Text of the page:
NED Release v.5.2 is tentatively scheduled for late March 2020. This version update will require the NIH administrative community to begin utilizing the Position Designation Tool (PDT) for determining the appropriate background investigation required for a position. As part of the lead-up to the NED Release, DPSAC and the NED Team will be communicating more details about these upcoming changes over the next several weeks.
In Part I of this 5-part series on the updated PDT, the
January 1, 2020 DPSAC News
ntroduced readers to this tool. That article described the tool's purpose and use in assessing the duties and responsibilities of a position and whether a position's duties may present any adverse effect on the national security and the degree of the potential effect. These determinations establish the sensitivity level of the position. The results of this assessment determine what level of investigation should be conducted for a position.
Part II through Part IV of this series guides the reader through the steps to successfully complete the PDT.
Part II: How to Use the PDT
Step 1 of the PDT Tool -- Identifying Any National Security Duties
Each position in the Federal service must be evaluated for a position sensitivity designation commensurate with the responsibilities and assignments of the position as they relate to national security.*
Step 1 of the PDT Tool asks the user to identify from a list of national security duties those duties performed in the position being evaluated.
The PDT requires the user to identify the national security duties that apply for the position in question by checking the appropriate box(es) (see the “List of National Security Duties below). For contractor positions, it is important to assess the duties
will be performing for the Federal Government and not for the individual’s contract employer. In evaluating the list of duties in Step 1, it can be easy to forget the context, which is national security.
For these duties to be relevant to the position being designated, there has to be a potential impact to the national security.
When ready to choose from the selection of possible national security duties, the user will be presented with a box at the bottom of the list labelled ‘No National Security Duties.’ This box is checked by default.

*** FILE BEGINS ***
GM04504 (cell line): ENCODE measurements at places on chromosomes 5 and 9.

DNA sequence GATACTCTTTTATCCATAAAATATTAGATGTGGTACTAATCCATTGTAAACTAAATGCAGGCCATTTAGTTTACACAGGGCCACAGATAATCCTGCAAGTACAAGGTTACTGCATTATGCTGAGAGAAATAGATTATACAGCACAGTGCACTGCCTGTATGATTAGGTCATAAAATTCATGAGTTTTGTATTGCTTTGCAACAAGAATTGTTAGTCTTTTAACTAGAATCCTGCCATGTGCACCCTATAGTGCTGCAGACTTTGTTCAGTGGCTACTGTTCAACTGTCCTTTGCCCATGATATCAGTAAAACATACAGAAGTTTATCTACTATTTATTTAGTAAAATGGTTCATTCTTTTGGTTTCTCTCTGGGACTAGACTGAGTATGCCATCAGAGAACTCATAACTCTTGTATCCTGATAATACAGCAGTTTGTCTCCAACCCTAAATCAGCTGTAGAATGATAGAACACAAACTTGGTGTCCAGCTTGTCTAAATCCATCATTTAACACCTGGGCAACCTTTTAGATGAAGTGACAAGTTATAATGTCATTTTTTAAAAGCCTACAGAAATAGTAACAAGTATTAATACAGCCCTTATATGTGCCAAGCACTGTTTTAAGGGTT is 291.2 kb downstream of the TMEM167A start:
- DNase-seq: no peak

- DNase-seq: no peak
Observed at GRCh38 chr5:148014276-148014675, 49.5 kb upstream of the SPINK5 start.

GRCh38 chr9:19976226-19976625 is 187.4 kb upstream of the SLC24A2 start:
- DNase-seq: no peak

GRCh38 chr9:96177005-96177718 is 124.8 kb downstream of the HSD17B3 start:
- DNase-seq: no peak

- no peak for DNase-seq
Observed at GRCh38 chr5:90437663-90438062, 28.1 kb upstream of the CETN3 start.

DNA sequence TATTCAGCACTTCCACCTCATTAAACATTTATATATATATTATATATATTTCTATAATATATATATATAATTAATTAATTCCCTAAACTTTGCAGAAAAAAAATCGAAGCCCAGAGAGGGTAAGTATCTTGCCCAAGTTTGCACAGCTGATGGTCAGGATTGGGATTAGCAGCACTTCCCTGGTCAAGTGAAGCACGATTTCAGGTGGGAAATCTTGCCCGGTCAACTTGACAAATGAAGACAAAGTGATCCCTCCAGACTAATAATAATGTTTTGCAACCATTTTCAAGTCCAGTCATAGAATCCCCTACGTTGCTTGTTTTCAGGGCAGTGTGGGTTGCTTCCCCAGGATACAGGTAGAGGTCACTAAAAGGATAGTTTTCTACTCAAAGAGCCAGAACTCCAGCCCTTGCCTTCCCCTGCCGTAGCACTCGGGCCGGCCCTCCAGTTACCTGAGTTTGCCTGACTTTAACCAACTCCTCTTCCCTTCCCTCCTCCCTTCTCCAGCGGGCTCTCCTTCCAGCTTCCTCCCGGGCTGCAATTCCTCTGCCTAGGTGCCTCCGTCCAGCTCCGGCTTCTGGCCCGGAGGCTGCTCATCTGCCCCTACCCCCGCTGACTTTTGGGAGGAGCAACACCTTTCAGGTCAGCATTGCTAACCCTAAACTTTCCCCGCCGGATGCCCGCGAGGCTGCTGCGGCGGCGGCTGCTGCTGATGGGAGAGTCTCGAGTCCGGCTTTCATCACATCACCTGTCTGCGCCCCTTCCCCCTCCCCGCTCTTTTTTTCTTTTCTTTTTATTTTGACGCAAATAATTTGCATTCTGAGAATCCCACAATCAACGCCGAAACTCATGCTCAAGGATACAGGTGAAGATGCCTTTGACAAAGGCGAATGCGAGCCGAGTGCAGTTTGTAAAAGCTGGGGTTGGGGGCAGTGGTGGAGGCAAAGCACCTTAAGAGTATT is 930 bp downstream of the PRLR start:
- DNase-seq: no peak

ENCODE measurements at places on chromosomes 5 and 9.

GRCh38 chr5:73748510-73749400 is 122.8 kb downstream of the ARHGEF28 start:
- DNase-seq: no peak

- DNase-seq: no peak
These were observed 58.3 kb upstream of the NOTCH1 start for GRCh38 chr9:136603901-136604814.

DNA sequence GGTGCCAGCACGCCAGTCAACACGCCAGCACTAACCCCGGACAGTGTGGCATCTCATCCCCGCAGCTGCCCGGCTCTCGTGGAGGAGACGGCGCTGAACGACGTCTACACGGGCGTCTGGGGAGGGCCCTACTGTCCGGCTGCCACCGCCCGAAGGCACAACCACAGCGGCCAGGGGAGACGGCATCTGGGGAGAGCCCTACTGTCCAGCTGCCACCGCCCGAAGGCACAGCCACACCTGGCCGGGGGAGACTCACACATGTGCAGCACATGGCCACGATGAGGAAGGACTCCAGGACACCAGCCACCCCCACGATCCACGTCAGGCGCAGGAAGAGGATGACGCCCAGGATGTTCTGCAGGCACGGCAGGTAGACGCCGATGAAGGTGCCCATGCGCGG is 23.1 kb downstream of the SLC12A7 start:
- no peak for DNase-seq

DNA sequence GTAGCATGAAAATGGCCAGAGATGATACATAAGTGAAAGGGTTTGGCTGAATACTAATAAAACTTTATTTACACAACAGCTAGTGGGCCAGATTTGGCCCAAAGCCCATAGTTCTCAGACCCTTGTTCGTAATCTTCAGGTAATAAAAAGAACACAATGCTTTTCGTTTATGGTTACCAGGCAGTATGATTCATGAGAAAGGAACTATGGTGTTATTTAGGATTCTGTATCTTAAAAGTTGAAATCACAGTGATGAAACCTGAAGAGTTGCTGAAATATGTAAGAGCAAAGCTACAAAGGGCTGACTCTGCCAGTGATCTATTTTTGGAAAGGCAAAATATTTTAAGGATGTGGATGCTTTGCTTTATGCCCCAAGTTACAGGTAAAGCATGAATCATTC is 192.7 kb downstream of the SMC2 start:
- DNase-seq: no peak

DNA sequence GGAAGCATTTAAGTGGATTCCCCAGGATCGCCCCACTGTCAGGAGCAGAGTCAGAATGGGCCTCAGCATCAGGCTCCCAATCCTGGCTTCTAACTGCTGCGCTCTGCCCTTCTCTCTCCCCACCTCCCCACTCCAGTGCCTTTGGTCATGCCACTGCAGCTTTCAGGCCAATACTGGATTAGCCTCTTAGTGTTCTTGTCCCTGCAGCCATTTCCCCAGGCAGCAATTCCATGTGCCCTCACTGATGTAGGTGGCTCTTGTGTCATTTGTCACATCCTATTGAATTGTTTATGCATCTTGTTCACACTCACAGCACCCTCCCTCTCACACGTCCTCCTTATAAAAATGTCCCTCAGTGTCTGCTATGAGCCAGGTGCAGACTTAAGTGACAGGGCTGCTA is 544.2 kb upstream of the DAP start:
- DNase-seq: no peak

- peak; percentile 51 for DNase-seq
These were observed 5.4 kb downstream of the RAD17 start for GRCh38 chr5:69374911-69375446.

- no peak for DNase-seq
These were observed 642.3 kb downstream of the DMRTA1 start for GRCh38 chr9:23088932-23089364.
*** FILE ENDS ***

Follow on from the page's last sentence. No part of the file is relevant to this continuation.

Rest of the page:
If the user selects one or more national security duties, the ‘No National Security Duties’ box will automatically get unchecked.
List of National Security Duties:
Requires eligibility for access to classified information
Homeland Security and duties involving protecting the nation’s borders, ports, critical
infrastructure or key resources
Developing plans or policies related to national defense or military operations
Planning or conducting intelligence or counterintelligence activities, counterterrorism
activities or related activities concerned with the preservation of the military strength
of the United States
Protecting or controlling access to facilities or information systems
Controlling, maintaining custody, safeguarding, or disposing of hazardous materials,
arms, ammunition or explosives
Investigative or adjudicative duties related to national security, suitability fitness or
identity credentialing duties related to criminal justice or law enforcement
Conducts internal or external investigations, inquiries or audits of the functions listed
here in Step 1
National security policy-making or policy-determining responsibility
Public health and safety
Fiduciary responsibility in support of activities with national security impact
Unclassified information (e.g. private, controlled unclassified, or proprietary
Other duties that could otherwise bring about a material adverse effect on national
] No National Security Duties
If any national security duties are indicated as applicable with the given position, the level of damage that may be caused by the position must also be indicated. Users must select one of the following options:
Position requires eligibility for access to Sensitive Compartmented
Information (SCI), other intelligence-related Special Sensitive Information, or involvement in
Top Secret Special Access Programs (SAP)
Exceptionally Grave Damage:
Position requires eligibility for access to Top Secret or “Q” level
Significant or Serious Damage:
Position requires eligibility for access to Secret, Confidential,
or “L” level information
No Material Adverse Effect on National Security:
Position does not require eligibility for
access to classified information
When completing the PDT, if you are not sure if any of the national security duties are applicable or how much damage could be caused, please contact the supervisor or project officer who will be overseeing the person filling the position.
This individual should be able to accurately identify the relevant duties (if any) and estimate the level of damage the position could cause to national security.
The definition of national security from 5 CFR 1400.102(a)(3):“refers to those activities which are directly concerned with the foreign relations of the United States, or protection of the Nation from internal subversion, foreign aggression, or terrorism.” In 5 CFR 1400.102(a)(4), a national security position is defined to include any position in a department or agency, the occupant of which could bring about, by virtue of the nature of the position, a material adverse effect on the national security.
More about the PDT
For a quick video tutorial on the PDT, please click